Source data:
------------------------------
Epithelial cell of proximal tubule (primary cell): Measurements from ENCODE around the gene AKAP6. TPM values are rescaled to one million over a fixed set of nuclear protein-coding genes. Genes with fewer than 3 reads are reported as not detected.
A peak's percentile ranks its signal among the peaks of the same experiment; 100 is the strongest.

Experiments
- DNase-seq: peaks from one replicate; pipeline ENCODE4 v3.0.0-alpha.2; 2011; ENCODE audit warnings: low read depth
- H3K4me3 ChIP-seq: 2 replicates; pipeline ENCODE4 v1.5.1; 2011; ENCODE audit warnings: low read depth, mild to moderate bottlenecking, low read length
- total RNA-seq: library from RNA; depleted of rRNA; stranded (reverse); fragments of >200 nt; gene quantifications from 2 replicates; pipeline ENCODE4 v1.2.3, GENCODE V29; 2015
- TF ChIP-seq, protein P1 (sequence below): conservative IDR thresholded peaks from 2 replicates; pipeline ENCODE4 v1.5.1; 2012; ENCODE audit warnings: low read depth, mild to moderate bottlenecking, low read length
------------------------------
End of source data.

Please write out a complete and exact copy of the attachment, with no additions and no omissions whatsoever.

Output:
Epithelial cell of proximal tubule (primary cell): Measurements from ENCODE around the gene AKAP6. TPM values are rescaled to one million over a fixed set of nuclear protein-coding genes. Genes with fewer than 3 reads are reported as not detected.
A peak's percentile ranks its signal among the peaks of the same experiment; 100 is the strongest.

Experiments
- DNase-seq: peaks from one replicate; pipeline ENCODE4 v3.0.0-alpha.2; 2011; ENCODE audit warnings: low read depth
- H3K4me3 ChIP-seq: 2 replicates; pipeline ENCODE4 v1.5.1; 2011; ENCODE audit warnings: low read depth, mild to moderate bottlenecking, low read length
- total RNA-seq: library from RNA; depleted of rRNA; stranded (reverse); fragments of >200 nt; gene quantifications from 2 replicates; pipeline ENCODE4 v1.2.3, GENCODE V29; 2015
- TF ChIP-seq, protein P1 (sequence below): conservative IDR thresholded peaks from 2 replicates; pipeline ENCODE4 v1.5.1; 2012; ENCODE audit warnings: low read depth, mild to moderate bottlenecking, low read length